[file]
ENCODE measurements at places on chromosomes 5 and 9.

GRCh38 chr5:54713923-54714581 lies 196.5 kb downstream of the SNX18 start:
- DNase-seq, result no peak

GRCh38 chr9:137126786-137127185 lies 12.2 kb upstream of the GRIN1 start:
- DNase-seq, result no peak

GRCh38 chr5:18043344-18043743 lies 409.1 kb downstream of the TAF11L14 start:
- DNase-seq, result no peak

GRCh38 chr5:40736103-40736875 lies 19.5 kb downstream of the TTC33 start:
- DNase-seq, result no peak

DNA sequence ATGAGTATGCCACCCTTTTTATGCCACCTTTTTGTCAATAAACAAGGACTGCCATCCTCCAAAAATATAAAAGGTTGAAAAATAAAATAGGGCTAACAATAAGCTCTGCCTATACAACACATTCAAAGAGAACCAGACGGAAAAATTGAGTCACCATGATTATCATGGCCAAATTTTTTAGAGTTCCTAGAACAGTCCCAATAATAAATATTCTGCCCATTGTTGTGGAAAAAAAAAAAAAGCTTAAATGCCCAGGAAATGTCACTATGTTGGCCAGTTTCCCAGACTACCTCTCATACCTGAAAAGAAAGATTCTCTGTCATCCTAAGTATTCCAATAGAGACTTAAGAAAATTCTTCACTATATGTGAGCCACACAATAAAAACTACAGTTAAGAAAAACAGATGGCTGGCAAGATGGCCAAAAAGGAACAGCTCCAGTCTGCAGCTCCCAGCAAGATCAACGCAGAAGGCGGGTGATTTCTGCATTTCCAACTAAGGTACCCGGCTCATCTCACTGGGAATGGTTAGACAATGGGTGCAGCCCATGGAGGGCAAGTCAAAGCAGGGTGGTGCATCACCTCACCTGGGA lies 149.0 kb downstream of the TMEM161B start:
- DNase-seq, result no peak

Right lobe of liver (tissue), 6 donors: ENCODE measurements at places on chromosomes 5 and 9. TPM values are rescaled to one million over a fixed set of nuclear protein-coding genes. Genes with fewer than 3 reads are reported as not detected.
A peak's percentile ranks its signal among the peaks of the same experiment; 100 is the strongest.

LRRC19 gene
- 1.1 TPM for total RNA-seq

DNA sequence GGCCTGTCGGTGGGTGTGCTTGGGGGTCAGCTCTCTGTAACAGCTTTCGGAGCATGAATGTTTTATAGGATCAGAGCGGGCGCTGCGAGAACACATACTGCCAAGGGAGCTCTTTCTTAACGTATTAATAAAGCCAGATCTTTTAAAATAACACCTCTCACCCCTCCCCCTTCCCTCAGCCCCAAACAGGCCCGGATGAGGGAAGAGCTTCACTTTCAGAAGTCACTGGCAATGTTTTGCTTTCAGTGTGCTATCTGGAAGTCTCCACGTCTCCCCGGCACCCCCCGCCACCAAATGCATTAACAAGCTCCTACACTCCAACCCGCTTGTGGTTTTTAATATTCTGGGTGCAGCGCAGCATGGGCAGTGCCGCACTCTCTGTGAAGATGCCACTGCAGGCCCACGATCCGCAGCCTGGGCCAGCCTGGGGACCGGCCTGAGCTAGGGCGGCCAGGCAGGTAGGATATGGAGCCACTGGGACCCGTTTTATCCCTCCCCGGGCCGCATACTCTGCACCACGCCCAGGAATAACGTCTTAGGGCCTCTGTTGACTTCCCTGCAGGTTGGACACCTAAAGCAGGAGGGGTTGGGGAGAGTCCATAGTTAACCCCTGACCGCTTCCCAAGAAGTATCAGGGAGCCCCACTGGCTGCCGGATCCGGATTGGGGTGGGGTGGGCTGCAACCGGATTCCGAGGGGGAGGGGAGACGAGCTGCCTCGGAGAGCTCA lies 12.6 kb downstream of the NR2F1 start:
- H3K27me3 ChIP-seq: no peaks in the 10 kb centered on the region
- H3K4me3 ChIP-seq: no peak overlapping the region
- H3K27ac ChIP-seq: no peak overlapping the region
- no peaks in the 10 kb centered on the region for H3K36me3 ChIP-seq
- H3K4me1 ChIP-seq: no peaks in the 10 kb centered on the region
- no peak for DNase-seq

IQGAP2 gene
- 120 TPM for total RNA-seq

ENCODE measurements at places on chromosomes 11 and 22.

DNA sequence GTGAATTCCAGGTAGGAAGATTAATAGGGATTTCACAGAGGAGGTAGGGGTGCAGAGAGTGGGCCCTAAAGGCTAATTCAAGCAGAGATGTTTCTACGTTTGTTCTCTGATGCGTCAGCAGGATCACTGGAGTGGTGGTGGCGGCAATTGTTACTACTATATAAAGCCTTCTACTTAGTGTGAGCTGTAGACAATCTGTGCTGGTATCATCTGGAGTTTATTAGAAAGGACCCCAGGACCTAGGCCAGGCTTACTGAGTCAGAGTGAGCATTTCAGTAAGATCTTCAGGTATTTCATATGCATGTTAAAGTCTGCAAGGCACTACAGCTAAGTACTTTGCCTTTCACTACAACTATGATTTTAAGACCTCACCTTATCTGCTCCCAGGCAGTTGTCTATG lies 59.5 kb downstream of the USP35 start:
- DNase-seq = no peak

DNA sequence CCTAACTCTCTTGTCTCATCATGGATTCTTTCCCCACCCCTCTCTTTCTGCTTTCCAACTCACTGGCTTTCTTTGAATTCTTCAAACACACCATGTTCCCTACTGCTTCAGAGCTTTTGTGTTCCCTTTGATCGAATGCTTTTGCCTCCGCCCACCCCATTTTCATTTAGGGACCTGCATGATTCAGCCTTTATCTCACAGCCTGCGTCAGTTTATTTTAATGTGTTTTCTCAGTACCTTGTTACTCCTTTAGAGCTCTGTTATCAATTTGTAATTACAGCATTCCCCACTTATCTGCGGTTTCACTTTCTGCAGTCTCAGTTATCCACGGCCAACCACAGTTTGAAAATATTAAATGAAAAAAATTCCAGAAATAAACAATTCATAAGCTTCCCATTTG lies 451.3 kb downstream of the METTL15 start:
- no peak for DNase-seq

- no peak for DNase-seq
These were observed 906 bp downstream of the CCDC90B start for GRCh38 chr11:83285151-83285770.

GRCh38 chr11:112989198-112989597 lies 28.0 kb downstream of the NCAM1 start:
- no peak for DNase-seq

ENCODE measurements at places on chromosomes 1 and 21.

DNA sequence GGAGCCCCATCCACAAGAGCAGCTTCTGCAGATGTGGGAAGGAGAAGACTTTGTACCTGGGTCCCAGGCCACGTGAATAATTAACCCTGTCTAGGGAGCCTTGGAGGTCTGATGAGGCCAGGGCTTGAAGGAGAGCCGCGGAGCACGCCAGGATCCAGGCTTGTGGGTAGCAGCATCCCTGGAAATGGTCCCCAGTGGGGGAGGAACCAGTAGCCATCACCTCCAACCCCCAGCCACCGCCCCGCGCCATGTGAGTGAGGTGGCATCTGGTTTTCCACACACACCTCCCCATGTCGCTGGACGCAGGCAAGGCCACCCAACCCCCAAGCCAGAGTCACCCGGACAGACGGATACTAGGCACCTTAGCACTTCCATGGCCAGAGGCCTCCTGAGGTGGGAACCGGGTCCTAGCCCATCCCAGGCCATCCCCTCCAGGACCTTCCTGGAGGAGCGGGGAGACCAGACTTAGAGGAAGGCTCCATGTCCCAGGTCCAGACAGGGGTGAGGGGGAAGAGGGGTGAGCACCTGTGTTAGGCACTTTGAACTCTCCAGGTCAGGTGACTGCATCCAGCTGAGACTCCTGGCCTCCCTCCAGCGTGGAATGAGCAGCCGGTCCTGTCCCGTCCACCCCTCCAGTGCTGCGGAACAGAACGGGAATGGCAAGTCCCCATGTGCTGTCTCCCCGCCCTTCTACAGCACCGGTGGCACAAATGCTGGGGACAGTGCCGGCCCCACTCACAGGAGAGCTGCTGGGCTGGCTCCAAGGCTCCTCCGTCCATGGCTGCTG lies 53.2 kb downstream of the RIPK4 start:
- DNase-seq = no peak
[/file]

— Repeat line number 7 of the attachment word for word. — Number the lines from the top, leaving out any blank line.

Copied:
- DNase-seq, result no peak